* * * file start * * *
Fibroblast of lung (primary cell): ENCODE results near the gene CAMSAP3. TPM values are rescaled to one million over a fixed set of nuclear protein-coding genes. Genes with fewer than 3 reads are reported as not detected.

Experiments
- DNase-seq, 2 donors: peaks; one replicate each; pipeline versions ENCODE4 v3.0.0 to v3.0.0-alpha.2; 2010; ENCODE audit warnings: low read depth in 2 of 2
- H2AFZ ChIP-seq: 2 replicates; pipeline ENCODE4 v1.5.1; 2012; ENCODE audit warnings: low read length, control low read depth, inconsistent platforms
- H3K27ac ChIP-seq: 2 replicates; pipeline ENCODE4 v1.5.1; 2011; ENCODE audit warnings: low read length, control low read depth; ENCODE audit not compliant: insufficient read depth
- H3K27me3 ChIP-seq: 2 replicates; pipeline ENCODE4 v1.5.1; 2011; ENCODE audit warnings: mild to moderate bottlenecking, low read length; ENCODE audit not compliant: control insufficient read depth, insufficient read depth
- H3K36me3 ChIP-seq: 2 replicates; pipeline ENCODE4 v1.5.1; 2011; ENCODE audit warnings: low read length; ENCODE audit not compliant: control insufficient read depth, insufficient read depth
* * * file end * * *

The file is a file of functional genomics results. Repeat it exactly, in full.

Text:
Fibroblast of lung (primary cell): ENCODE results near the gene CAMSAP3. TPM values are rescaled to one million over a fixed set of nuclear protein-coding genes. Genes with fewer than 3 reads are reported as not detected.

Experiments
- DNase-seq, 2 donors: peaks; one replicate each; pipeline versions ENCODE4 v3.0.0 to v3.0.0-alpha.2; 2010; ENCODE audit warnings: low read depth in 2 of 2
- H2AFZ ChIP-seq: 2 replicates; pipeline ENCODE4 v1.5.1; 2012; ENCODE audit warnings: low read length, control low read depth, inconsistent platforms
- H3K27ac ChIP-seq: 2 replicates; pipeline ENCODE4 v1.5.1; 2011; ENCODE audit warnings: low read length, control low read depth; ENCODE audit not compliant: insufficient read depth
- H3K27me3 ChIP-seq: 2 replicates; pipeline ENCODE4 v1.5.1; 2011; ENCODE audit warnings: mild to moderate bottlenecking, low read length; ENCODE audit not compliant: control insufficient read depth, insufficient read depth
- H3K36me3 ChIP-seq: 2 replicates; pipeline ENCODE4 v1.5.1; 2011; ENCODE audit warnings: low read length; ENCODE audit not compliant: control insufficient read depth, insufficient read depth